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02/21/2022, Book Study:  I See You in There, week 3 Chapter 4.  Diagnosis and Prognosis

Date: 02/21/2022 Time: 12:00-1:00 Location: internet Type: Webinar

Description

In this book study, we will engage with both the content and the author in a way that informs our implementation of AAC in home and school settings and helps us connect with students with complex communication needs and their caregivers in a genuine way.

Sessions:

Week 1:  What Matters/Believe in your Why

Week 2:  Grief

Week 3:  Diagnosis and Prognosis

Week 4:  Access

Week 5:  Celebrating the Individual

Week 6:  I see you in there

Week 7:  Except and Accept

Week 8:  Early Adopters

Learning Objectives:

  1. Reflect on why you became a therapist/special ed teacher and understand that your journey so far brings a unique skill set to the table
  2. Gain understanding on how the cycle of grief impacts parents of children with disabilities
  3. Learn and apply the idea that “Access trumps language”
  4. Individualize your approach to match each unique student in order to see them for who they are
  5. Identify your “early adopters” and create a starting point with key players to begin to elicit change in your school

Book Description:

This book is a collection of personal stories of people I have come in contact with over my life but mostly over the last 23 years of my career as a Speech-Language Pathologist who specializes in augmentative and alternative communication (AAC). For those that don’t know that vocabulary, I usually explain my job by saying “think Stephen Hawking.” He is the most famous person I can think of that used AAC to communicate, and he is also the best example of a person who is highly intelligent but struggles to communicate verbally. He is a hero because he very publicly debunked that verbal ability and intelligence must go together.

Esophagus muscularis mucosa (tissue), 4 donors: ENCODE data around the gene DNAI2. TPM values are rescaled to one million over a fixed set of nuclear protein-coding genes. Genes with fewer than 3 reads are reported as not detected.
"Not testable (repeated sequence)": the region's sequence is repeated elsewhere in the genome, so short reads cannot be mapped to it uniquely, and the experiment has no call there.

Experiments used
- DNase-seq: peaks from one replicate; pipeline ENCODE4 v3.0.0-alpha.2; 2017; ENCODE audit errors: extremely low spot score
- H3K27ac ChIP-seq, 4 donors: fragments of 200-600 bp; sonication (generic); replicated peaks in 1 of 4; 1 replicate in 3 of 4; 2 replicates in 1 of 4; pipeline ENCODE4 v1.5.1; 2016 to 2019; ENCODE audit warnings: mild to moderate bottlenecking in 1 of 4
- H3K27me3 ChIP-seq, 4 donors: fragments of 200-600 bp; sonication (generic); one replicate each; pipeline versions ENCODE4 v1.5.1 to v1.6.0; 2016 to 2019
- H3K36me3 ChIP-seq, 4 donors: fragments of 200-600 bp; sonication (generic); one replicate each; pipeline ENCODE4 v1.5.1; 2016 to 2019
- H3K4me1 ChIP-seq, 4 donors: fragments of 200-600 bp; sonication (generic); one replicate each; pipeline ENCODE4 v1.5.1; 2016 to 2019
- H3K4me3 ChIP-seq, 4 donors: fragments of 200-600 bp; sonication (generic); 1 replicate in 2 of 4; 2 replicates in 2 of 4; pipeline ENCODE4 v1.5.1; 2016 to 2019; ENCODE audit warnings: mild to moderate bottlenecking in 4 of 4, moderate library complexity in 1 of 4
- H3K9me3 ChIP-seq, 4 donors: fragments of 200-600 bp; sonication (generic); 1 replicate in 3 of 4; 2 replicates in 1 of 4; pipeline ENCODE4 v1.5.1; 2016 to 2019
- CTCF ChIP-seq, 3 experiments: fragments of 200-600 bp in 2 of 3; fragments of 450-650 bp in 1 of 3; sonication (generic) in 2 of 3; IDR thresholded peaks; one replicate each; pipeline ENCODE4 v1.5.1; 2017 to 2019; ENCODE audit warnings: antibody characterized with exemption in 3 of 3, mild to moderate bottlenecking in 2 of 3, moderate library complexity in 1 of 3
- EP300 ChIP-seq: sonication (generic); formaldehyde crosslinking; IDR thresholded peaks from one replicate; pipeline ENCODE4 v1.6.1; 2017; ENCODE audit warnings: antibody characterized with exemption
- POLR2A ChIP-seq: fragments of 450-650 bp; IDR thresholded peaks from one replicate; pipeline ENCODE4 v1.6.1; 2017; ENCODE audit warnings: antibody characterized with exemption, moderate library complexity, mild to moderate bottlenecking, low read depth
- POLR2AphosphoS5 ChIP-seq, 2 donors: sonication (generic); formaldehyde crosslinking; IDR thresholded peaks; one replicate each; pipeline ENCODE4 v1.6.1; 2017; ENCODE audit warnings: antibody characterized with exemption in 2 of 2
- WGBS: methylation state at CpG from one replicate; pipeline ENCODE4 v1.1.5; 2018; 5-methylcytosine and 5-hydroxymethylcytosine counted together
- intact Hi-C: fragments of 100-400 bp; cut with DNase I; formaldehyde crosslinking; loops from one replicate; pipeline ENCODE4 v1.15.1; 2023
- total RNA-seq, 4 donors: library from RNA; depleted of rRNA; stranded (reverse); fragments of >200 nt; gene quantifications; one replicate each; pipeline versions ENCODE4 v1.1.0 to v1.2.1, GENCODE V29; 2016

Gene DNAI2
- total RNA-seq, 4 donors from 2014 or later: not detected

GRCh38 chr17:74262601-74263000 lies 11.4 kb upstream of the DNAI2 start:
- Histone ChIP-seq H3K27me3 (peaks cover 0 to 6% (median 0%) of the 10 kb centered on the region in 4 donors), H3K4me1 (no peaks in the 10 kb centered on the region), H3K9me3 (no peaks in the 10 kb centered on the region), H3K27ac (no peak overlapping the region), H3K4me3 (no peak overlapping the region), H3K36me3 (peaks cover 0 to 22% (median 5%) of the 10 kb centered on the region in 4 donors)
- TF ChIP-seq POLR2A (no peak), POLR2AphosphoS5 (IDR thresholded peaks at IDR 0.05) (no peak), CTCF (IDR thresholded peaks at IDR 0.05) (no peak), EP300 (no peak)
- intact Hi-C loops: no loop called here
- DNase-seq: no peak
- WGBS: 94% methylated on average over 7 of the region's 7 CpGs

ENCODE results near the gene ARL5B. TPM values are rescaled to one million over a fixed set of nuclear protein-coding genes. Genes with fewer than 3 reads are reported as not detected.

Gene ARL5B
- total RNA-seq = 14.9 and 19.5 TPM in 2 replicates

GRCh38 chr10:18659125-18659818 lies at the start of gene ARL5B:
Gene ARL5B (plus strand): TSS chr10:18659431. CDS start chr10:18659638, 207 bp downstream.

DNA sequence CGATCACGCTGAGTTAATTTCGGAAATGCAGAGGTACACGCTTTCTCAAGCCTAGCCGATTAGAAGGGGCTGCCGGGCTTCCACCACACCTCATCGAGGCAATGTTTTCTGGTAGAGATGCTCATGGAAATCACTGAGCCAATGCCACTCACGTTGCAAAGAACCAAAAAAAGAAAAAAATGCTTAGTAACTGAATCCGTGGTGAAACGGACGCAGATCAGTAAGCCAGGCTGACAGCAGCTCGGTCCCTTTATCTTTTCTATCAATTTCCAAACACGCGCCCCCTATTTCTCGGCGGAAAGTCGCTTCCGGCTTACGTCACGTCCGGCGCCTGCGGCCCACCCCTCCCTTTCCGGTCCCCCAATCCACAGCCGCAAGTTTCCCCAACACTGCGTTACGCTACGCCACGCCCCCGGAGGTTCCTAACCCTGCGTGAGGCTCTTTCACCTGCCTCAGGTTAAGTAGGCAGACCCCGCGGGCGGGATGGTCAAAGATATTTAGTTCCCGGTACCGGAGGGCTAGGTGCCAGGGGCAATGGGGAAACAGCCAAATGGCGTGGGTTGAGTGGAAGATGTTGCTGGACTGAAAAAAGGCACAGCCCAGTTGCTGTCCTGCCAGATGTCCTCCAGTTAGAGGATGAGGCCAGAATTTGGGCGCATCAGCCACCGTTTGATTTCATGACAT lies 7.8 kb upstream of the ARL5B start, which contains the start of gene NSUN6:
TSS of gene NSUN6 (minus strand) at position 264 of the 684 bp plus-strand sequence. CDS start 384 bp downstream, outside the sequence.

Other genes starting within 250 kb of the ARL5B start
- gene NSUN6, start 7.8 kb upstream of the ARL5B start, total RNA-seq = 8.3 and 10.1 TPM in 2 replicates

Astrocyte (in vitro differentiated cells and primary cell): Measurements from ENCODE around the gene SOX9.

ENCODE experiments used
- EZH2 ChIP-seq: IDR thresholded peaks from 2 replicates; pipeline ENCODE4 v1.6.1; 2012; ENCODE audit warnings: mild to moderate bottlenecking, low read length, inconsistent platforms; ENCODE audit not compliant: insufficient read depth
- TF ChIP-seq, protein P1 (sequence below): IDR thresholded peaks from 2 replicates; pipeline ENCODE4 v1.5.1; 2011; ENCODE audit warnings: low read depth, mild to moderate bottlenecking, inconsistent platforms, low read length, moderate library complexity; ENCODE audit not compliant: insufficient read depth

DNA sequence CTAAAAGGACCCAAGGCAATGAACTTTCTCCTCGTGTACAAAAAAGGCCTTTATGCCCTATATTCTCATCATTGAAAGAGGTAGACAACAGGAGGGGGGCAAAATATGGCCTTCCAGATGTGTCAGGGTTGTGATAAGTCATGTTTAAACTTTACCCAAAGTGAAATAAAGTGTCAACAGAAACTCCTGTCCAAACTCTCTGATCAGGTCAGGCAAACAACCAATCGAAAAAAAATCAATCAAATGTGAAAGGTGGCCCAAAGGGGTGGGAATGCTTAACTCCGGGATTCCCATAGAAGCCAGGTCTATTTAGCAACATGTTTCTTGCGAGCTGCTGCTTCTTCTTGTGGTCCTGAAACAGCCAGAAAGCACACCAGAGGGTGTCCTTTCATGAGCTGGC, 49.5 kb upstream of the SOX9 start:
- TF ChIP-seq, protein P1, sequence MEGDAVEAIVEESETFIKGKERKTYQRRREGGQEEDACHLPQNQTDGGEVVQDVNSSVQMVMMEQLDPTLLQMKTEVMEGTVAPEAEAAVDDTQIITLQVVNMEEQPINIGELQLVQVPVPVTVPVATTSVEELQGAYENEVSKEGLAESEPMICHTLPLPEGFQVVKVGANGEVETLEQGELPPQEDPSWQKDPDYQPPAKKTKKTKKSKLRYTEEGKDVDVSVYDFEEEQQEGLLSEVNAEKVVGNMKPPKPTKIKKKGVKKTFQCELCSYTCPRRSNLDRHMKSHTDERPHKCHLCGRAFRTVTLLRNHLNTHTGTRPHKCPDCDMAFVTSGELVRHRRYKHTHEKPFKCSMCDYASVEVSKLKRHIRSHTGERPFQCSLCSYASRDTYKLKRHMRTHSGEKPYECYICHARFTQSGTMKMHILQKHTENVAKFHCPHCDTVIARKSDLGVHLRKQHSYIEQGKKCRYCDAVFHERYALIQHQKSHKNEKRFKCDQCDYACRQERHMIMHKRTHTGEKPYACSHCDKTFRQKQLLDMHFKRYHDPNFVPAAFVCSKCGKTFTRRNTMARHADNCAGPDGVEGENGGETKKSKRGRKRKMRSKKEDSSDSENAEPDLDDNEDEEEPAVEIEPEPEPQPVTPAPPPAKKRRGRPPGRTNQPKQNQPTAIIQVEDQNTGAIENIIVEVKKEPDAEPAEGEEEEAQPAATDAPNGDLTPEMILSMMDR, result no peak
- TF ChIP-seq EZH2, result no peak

My road to this career was anything but straight. I had the honor of attending the University of Washington for my Bachelor of Science degree in speech and language. I then attended Western Washington University and received a Masters of Arts in Speech-Language Pathology. Right from the start, I realized that even those in my field struggled to define what it is we “do.” Are we scientists or artists?

The field of speech and language cannot agree as to whether or not the degree is an Art or a Science. Whole colleges have decided it’s an art. Other colleges feel strongly that it is a science. Some that are more drawn to the educational and pediatric population, often consider it a Masters of Art. Those on the more medical side of things, and possibly more focused on adults, have often labeled this a Masters of Science. What is communication? Is it a science? Is it art? What is the facilitation of communication… The role of the actual therapist? Is that a science? Is that an art?

Presenters

Brenda Del Monte, MA, SLP-CCC
Brenda Del Monte has been working as a therapist for over 18 years. Brenda received her undergraduate degree in Speech and Hearing Sciences from the University of Washington and her Masters in Speech-Language Pathology at Western Washington University. She has worked with children and adults with multiple disabilities since 2003. Brenda owns Technically Speaking, PLLC, a company that serves those who use AAC.  As an expert in AAC, Brenda contracts with Advanced Therapy Solutions to evaluate, train and treat those with multiple disabilities and complex medical conditions. 

Brenda serves as a practice scholar research mentor at Northern Arizona University’s OTD program. Brenda has taught courses for Central Washington University, Arizona State University Speech-Language Pathology SLP Master’s Program and Northern Arizona University Occupational Doctoral students.

Sarah Kinsella, MA CCC-SLP

Sarah Kinsella is a Speech-Language Pathologist with a passion for Augmentative and Alternative Communication (AAC) and supporting students with complex communication needs. She holds a Master’s degree in Speech, Language, and Hearing Sciences and has worked in the public school setting for 11 years. She also served as the district Assistive Technology Specialist for 7 years, working with multidisciplinary teams and families to support students with a variety of Assistive Technology and AAC needs. She is passionate about her field and thankful for the students with whom she works as they help her learn and grow along the way.

Contact

Email Sue Wright at the SETC office